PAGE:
Viewing conflicts through the eye of Counterinsurgency COIN – Since 2007
David Kilcullen: It’s different in three major ways. Firstly, it is much bigger and more militarily capable than al-Qaida ever was. It has tanks, it has helicopters, it’s got very large numbers of artillery pieces, it’s got more than 30,000 fighters, so it’s significantly larger and more militarily capable. Secondly, it controls about a third of Iraq and about a third of Syria, including a network of very connected cities, economic installations that make it about between $2 million and $3 million a day in terms of revenue, and it’s really building a significant territorial state in the Middle East, which is something that al-Qaida was never able to do. Thirdly, and, actually, I think most importantly for people in Australia and New Zealand, it’s having a very significant reinvigorating effect on regional groups in South-east Asia, in Africa and the Middle East. That’s really taking us back almost to square one in terms of re-energizing a global jihad against the West. So I think all those three things adding up together, it’s really a very, very significant threat that’s somewhat larger than what we’ve really ever seen from al-Qaida.
Lisa Owen: Now, you were in Iraq with General Petraeus and helped to mastermind the troop surge there. That seemed to bring a level of stability, so why do you think we now find ourselves in this mess that we’re in?
Well, it’s actually very simple. There are two reasons, and you’re right, we did successfully stabilize Iraq, and we successfully destroyed al-Qaida in Iraq, which is the predecessor organization to ISIS, down to the point where it had less than 5 percent of its fighters left. But then the first reason is we pulled out too quickly. We essentially cut the cord and left at the end of 2011 and put the Iraqis in a position where a lot of the deals that were put in place as part of stabilizing Iraq between 2007 and 2010 just weren’t followed through on, and different parties in Iraq felt that the others weren’t acting in good faith, and the whole deal really fell apart, and that’s allowed the re-invigoration of ISIS. The second very significant reason is the Syrian civil war. So even though we had gotten ISIS down to a shadow of its former self, when the war broke out in Syria and lots of different groups turned against the Assad regime, Abu Bakr al-Baghdadi, at that time the head of ISIS, sent a number of his fighters into Syria to join that fight. And by their success on the ground against the Syrians, they’ve generated a lot of support within Syria. So we’ve seen two big groups—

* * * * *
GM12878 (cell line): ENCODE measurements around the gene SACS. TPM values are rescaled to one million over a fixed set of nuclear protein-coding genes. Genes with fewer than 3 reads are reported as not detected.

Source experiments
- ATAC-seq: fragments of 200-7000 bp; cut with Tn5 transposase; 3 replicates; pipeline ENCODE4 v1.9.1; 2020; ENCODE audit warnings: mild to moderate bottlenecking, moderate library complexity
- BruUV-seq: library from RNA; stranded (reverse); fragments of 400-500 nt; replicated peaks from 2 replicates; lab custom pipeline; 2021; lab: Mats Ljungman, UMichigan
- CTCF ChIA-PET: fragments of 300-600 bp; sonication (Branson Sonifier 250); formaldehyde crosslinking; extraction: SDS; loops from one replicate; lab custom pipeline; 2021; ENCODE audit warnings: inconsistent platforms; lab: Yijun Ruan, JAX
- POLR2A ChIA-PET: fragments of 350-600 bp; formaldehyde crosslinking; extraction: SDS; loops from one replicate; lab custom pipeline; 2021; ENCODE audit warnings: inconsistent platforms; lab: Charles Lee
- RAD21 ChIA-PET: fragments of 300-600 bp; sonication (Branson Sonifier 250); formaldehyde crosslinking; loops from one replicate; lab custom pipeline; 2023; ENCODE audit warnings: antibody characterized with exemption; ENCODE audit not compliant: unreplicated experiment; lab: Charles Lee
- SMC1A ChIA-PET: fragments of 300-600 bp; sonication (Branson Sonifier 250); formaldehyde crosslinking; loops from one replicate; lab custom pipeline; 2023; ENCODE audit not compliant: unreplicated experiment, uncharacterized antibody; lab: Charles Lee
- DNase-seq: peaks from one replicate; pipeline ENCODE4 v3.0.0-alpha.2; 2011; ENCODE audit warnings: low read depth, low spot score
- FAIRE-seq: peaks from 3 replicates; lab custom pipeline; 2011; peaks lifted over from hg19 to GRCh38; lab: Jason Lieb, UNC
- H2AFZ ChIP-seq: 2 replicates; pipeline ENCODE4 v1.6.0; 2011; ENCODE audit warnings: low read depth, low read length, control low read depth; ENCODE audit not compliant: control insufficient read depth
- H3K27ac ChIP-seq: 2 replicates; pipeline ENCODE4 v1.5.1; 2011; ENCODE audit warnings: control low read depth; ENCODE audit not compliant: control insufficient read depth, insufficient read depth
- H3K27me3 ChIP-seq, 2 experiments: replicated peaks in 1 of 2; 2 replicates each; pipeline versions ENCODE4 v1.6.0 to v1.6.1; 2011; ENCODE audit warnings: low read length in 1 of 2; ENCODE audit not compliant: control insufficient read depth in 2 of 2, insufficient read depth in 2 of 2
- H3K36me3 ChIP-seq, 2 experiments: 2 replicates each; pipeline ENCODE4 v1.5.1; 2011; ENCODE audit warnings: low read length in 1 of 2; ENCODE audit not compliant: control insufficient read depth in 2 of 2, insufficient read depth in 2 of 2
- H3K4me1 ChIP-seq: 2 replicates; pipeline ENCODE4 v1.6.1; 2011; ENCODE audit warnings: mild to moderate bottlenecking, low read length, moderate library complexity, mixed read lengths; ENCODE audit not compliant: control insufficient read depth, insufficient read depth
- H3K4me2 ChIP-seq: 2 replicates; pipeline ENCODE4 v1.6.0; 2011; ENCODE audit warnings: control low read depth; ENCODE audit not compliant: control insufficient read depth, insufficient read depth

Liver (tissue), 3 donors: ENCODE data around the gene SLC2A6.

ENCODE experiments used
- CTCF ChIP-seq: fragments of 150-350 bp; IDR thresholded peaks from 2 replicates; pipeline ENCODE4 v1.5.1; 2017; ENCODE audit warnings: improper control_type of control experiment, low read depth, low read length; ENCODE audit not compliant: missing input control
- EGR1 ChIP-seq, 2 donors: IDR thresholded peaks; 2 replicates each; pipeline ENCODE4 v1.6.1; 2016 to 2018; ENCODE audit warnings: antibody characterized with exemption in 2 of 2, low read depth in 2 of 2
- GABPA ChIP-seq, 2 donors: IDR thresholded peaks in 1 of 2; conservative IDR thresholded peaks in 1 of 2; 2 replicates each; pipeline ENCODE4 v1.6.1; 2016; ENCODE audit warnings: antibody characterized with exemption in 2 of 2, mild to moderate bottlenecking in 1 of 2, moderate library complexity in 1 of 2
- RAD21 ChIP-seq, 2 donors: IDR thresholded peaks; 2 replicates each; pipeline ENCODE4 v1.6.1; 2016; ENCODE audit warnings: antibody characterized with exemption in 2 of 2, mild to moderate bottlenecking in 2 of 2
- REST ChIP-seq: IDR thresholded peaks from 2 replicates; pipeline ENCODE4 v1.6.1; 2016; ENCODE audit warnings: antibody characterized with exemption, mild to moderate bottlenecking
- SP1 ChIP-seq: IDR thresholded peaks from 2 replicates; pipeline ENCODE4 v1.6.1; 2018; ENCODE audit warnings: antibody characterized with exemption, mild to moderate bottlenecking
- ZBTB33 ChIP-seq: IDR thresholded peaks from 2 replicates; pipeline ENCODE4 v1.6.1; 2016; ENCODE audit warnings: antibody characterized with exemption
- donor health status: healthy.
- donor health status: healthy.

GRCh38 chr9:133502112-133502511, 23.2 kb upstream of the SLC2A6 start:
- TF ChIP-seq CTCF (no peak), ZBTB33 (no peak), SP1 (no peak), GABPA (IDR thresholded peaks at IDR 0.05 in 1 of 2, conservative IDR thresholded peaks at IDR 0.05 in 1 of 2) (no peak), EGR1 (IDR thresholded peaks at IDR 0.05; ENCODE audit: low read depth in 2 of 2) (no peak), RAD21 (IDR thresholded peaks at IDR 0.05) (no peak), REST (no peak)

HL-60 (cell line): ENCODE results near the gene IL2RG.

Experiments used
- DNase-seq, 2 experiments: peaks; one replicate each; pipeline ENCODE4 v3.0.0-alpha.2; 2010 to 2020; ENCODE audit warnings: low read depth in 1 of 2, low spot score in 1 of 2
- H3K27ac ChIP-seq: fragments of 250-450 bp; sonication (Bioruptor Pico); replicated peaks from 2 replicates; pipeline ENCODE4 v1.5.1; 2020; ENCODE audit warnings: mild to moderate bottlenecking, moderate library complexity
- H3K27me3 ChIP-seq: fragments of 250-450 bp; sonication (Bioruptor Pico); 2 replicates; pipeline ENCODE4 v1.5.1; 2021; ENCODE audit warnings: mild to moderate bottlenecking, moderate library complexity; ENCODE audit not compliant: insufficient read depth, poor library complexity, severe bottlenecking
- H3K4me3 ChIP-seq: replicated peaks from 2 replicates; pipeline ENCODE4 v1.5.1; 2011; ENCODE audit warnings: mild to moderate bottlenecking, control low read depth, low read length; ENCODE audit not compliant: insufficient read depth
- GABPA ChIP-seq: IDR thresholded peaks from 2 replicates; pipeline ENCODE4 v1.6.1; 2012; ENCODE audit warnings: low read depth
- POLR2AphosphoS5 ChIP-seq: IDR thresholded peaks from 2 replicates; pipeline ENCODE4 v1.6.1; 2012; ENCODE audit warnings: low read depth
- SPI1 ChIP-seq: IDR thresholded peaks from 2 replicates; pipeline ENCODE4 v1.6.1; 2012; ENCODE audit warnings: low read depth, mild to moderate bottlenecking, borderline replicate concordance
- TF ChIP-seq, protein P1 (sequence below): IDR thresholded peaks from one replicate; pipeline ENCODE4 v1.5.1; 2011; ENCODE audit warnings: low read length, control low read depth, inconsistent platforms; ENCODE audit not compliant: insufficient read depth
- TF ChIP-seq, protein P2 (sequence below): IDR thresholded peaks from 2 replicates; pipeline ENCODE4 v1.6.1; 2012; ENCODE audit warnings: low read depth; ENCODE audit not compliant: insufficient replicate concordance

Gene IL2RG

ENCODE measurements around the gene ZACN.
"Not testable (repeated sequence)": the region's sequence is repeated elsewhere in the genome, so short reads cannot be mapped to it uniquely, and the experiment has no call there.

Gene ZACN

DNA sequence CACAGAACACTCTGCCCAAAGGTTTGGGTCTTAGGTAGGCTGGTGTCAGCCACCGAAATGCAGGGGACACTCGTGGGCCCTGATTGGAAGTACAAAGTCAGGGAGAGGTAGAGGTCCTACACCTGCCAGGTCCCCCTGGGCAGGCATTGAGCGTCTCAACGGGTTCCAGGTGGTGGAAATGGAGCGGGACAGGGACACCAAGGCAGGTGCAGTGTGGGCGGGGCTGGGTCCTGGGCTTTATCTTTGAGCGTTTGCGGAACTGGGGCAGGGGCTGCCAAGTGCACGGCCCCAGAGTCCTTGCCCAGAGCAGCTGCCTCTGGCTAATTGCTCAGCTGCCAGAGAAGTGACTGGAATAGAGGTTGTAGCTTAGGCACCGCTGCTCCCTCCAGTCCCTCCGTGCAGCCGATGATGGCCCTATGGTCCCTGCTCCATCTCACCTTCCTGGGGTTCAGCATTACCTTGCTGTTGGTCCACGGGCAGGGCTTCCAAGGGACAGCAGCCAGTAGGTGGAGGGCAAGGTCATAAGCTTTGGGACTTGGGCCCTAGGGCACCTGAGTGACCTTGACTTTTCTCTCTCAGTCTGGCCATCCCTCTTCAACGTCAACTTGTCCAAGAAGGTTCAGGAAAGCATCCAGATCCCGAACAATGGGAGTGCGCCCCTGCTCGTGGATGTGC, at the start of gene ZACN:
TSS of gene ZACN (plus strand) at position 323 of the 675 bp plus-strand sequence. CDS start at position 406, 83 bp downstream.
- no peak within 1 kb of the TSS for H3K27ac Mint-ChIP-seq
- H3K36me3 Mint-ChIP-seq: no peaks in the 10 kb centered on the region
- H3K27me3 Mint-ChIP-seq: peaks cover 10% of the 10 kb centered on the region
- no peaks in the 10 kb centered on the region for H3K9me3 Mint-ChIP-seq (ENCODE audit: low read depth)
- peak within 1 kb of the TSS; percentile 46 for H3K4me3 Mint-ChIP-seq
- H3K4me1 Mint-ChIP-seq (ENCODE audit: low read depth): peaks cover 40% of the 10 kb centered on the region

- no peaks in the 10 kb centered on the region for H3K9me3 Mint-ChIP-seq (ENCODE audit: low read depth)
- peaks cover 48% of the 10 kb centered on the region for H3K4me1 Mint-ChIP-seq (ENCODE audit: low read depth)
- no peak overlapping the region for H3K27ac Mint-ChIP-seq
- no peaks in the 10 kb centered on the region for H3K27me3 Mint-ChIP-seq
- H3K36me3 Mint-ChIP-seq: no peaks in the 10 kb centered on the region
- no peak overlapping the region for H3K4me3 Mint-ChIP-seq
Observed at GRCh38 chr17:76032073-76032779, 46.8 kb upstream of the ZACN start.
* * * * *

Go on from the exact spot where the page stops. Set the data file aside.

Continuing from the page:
Can we now say looking at this that the West’s intervention in Iraq was a failure?
No, I think that if you do something and it works and then you stop doing and things go bad, that means that what you did was working, not not working. What I think it tells us is that our whole approach since 9/11, which has essentially been to pick the most dangerous military aspect of Islamic jihadism worldwide and focus military effort on that has been short-sighted. And I’m worried that we’re about to make the same mistake again by switching targets from al-Qaida to ISIS, which is the next, sort of, crocodile to the canoe, if you like, instead of sitting back a little bit and saying, ‘What is it about these groups that makes them so appealing to people in our own societies, and how can we deal with that threat without, in the process, turning our own countries into police states?’ I think that’s really the question that everyone needs to be engaging on now. The military bit is important, but it’s not the forefront.
Okay, I want to come to that a bit later, but I’m wondering – is it now time to start thinking about a radical rejig in Iraq? Do we need three separate states there – Sunni, Shiites? You know, do we need to be thinking about that direction?
I think actually that ship has sailed. We’re already looking at a de facto soft partition, if you like, of Iraq into a sort of south-eastern part of the country that’s really dominated heavily by Iran and is controlled by the Shia majority government in Baghdad and then a Kurdish regional government that now includes not only northern Iraq but significant parts of Syria, and then you’ve got this sort of vacuum in the western part of the country where ISIS is currently. And it’s still a little bit unclear what the future of that part of Iraq is going to be, but I think the chance that it’s ever going to be a one single unified country again is really a bit of a fantasy at this point.